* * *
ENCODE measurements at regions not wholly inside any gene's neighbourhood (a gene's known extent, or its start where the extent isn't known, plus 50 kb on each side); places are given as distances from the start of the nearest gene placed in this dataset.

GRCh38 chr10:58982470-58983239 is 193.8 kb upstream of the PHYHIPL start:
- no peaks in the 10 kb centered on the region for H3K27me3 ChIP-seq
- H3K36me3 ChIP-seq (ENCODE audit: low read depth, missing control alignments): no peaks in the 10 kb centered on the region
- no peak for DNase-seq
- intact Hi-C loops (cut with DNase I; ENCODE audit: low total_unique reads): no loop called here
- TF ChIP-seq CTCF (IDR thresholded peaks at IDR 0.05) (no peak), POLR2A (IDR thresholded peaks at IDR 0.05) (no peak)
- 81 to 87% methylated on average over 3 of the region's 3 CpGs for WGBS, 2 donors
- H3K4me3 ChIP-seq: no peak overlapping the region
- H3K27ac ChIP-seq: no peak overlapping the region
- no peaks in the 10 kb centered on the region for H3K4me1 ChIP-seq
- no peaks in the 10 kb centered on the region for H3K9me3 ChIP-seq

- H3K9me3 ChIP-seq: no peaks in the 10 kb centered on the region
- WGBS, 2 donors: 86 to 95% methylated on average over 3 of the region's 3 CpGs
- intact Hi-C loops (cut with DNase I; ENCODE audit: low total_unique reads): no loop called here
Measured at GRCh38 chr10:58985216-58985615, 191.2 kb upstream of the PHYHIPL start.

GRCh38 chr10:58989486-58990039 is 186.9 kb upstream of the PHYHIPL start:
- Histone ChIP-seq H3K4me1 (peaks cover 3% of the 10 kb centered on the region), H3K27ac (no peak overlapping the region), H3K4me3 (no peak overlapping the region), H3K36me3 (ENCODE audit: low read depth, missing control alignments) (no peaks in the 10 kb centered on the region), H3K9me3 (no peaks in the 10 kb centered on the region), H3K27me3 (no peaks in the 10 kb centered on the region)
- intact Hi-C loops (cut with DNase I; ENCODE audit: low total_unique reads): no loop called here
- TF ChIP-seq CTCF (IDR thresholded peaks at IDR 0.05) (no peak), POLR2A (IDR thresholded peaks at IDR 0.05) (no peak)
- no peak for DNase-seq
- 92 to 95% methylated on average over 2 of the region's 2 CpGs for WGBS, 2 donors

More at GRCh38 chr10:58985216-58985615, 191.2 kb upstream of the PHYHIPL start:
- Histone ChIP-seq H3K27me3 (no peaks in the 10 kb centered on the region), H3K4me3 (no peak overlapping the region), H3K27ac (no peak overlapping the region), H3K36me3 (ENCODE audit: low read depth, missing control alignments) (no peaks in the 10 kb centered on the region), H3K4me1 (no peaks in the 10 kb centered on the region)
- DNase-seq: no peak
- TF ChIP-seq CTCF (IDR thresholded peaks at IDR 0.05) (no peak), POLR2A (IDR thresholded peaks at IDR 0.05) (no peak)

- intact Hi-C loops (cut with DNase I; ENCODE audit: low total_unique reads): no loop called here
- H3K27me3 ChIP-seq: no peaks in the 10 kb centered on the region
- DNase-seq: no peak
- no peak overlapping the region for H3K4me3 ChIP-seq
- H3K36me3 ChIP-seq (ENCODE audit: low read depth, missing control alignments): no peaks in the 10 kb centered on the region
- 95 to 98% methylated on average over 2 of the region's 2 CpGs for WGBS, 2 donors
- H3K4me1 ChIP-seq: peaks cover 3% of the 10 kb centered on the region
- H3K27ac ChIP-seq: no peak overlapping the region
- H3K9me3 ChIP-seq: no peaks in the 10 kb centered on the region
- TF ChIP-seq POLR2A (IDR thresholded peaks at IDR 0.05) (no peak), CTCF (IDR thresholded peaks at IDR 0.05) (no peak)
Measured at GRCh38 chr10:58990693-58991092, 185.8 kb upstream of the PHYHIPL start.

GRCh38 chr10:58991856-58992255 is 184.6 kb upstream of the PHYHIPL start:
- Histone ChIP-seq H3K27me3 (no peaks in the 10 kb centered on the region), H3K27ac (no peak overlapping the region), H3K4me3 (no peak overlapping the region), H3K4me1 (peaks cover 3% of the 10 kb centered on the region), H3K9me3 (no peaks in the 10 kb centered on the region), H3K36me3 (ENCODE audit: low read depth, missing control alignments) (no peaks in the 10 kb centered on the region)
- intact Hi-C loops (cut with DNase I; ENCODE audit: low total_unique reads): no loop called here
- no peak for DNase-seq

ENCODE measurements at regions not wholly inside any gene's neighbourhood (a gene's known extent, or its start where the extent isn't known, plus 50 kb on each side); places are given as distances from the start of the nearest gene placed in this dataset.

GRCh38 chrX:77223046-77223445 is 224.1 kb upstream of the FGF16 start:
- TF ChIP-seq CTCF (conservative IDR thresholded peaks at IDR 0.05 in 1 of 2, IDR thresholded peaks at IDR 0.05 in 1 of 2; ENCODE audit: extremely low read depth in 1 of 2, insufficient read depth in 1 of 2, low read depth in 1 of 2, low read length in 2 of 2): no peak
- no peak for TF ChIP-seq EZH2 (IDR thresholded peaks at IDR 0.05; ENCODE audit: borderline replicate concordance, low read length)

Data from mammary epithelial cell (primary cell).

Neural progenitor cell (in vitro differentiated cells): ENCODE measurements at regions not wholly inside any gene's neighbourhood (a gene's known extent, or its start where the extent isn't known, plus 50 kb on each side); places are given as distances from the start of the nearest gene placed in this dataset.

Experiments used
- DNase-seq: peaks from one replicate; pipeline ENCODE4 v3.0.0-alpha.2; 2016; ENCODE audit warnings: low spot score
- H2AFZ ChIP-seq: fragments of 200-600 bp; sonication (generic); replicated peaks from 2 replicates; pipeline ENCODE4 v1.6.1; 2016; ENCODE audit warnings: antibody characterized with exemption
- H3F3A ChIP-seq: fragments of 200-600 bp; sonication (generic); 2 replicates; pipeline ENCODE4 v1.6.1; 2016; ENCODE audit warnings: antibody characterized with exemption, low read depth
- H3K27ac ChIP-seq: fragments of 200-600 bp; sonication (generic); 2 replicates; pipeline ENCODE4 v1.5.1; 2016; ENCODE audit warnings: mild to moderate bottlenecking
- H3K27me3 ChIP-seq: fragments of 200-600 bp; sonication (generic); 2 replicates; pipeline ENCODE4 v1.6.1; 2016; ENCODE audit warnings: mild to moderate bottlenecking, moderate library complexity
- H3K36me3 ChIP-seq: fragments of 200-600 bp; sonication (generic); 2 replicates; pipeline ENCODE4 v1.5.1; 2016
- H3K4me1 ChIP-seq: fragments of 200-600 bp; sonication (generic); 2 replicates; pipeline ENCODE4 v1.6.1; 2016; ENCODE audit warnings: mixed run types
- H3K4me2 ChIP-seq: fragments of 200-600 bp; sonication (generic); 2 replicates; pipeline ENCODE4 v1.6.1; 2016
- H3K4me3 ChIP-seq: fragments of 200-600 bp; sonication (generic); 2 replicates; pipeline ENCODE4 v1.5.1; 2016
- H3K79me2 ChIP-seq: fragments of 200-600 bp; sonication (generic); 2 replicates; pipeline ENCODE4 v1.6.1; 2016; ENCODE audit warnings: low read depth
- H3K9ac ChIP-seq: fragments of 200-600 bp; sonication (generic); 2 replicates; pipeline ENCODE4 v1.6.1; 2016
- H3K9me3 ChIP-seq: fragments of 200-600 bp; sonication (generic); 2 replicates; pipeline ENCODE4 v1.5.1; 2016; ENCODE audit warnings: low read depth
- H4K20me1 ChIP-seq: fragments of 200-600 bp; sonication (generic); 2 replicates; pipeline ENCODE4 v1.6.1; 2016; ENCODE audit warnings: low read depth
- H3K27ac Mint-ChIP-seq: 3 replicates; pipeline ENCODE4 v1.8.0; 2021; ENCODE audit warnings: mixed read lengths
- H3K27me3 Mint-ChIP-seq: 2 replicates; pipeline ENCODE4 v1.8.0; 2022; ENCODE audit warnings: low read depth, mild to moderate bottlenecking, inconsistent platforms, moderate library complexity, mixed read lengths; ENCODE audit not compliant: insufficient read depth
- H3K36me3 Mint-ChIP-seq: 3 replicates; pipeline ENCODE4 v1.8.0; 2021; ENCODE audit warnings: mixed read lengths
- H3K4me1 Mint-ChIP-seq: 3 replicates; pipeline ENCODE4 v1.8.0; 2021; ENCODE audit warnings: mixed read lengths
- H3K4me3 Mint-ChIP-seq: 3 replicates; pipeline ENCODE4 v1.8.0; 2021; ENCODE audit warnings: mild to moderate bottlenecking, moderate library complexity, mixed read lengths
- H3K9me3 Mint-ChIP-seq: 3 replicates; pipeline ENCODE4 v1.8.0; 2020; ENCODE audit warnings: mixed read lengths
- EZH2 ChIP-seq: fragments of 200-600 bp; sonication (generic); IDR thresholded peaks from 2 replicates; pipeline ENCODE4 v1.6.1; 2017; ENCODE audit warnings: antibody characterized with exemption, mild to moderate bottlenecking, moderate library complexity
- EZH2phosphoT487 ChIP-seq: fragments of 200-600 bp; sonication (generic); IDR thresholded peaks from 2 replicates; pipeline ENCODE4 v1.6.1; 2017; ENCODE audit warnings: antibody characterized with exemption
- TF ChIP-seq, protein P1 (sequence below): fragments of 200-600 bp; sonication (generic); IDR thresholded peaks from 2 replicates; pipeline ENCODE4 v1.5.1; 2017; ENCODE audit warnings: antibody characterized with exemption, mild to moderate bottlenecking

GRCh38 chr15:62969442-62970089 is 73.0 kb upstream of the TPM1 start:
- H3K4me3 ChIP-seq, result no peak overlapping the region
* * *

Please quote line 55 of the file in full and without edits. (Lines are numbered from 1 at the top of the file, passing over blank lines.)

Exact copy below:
- H3K4me1 ChIP-seq: fragments of 200-600 bp; sonication (generic); 2 replicates; pipeline ENCODE4 v1.6.1; 2016; ENCODE audit warnings: mixed run types